Outdoor workers have had to deal with warm temperatures on the Central Coast over the past week.
Renae Baker, a sales representative at Cherry Lane Nursery in Arroyo Grande, says dealing with the heat is simply a part of her industry.
“I’m outside talking about plants all day, people want to be here and enjoy their gardens, so they don’t mind a little heat,” said Baker. “We get this kind of weather on a regular basis, it’s the ebb and flow of our Central Coast.”
For outdoor workers like Baker and Tim Andrade, Andrade Landscape owner, working in the heat is nothing new.
“I love grinding, I love working outside, I couldn’t be happier being outside,” said Andrade. “You’ve got to realize it is hot now, but it is also cold in the wintertime.”
Baker consistently is outside tending to plants at Cherry Lane Nursery.
“We’re always checking the plants for anything we missed watering and then we keep ourselves hydrated as we are going along,” said Baker. “I bring a big ice chest to work full of ice water for the employees or ravished customers.”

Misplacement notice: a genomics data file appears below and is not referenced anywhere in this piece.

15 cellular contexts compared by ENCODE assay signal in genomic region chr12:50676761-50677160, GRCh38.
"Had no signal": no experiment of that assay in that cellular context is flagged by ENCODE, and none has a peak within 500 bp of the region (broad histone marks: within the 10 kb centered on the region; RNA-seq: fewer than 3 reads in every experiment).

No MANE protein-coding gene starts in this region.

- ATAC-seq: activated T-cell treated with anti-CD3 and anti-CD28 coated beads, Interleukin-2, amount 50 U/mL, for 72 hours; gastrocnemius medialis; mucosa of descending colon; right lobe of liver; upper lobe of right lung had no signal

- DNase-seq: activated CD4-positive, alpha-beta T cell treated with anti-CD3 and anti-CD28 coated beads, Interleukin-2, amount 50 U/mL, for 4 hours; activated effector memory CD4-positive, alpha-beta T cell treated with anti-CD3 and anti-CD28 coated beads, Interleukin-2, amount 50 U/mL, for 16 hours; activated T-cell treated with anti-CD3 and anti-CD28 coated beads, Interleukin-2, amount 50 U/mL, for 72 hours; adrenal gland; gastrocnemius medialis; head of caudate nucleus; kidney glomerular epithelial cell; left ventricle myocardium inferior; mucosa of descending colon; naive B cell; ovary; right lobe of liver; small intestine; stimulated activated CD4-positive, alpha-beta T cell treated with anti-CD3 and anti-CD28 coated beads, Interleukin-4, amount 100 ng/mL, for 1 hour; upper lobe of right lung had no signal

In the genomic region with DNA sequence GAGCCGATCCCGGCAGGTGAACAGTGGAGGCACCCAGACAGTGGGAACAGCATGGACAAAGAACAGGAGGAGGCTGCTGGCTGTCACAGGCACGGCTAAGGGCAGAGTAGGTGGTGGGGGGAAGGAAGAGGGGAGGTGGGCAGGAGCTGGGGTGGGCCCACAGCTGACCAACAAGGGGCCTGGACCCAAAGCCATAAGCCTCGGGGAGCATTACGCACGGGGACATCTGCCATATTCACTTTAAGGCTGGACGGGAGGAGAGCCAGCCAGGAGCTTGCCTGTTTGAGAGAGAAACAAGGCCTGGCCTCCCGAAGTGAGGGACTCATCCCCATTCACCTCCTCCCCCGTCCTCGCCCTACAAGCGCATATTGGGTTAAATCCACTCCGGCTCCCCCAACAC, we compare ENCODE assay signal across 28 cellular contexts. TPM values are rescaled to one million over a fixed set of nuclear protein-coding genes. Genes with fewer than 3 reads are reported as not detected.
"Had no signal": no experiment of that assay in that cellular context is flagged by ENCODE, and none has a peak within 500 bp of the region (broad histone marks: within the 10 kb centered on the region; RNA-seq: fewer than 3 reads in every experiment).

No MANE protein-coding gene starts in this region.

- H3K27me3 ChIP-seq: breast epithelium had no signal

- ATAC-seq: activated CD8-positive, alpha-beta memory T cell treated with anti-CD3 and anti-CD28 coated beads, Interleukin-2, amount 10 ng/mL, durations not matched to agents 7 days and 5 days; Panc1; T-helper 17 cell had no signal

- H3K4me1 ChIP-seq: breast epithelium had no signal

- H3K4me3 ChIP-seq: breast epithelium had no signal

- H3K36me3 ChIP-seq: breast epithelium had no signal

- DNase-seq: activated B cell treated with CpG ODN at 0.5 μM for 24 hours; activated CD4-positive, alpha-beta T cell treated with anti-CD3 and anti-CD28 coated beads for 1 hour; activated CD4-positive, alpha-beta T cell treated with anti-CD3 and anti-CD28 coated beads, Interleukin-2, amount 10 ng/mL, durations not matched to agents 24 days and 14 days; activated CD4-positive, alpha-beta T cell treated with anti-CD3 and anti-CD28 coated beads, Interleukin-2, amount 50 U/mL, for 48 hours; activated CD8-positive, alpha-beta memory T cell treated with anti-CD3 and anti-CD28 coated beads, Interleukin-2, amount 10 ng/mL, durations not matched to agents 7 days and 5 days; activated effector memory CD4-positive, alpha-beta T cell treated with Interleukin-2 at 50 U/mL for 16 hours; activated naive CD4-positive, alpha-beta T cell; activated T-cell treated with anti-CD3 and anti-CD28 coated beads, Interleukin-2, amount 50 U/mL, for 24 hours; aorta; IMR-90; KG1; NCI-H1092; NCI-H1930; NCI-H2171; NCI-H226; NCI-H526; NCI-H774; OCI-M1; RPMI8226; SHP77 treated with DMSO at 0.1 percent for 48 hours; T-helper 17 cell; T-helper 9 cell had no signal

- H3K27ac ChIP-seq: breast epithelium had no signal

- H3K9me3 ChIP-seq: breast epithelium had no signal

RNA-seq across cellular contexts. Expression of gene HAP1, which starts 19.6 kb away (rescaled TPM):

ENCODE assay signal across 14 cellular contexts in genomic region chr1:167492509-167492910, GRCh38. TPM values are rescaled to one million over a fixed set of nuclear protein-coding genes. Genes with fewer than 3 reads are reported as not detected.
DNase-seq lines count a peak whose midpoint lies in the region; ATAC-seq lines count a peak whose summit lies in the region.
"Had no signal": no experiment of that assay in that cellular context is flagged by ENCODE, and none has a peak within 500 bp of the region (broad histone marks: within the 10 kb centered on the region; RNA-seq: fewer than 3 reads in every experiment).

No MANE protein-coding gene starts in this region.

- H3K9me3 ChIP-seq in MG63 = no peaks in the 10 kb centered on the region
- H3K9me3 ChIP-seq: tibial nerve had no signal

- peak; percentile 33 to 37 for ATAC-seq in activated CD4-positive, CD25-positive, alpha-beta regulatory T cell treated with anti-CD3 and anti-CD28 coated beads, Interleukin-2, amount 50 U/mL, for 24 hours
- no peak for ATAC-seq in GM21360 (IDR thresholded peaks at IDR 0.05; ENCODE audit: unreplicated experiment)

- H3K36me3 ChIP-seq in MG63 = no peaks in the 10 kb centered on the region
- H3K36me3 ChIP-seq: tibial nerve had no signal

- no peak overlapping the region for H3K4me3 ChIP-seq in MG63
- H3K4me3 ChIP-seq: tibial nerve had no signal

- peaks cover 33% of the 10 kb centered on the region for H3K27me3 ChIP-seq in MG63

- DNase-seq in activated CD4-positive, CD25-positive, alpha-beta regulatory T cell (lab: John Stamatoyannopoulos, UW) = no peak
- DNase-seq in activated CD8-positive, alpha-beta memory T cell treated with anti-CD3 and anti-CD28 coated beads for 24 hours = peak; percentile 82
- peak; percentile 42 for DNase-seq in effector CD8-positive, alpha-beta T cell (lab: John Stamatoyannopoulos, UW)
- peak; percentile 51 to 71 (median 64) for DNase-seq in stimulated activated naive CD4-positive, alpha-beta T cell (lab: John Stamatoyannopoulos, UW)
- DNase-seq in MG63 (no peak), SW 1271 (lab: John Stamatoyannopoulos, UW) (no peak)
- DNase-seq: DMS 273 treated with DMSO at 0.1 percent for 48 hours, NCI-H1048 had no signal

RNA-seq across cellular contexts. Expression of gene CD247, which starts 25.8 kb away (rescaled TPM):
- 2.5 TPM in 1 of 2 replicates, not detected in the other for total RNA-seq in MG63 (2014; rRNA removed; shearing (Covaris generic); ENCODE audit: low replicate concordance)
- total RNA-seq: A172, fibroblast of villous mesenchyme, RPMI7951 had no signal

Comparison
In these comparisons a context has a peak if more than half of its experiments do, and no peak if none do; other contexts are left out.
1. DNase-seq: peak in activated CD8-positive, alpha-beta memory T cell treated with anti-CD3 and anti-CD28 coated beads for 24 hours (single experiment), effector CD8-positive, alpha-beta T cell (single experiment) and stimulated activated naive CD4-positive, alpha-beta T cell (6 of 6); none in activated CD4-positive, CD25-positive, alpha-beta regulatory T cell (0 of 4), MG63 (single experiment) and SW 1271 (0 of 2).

Andrade manages a team of five employees, saying hydration is key.
“I encourage them to have plenty of water aboard on their vehicles and then just be wise to what they’re doing,” said Andrade. “Just stay hydrated before you even start and make sure to have a drink or two when you’re done.”
For construction workers like Zachary Zabala, working in the heat is no problem.
“It’s really not too bad, it’s a nice change from the winter,” said Zabala. “We get our 30-minute break or if we need to take a break and get some shade, we definitely are allowed that opportunity. We’re treated really well.”
“You just need to monitor your own body and make sure you don’t overexert yourself,” said Baker.
“When you stop sweating is the most important part, that means your body is shutting down,” added Andrade.
“Just keep moving, get your sweat going, that will keep you cool, and we get the opportunity to drink as much water as we can,” said Zabala.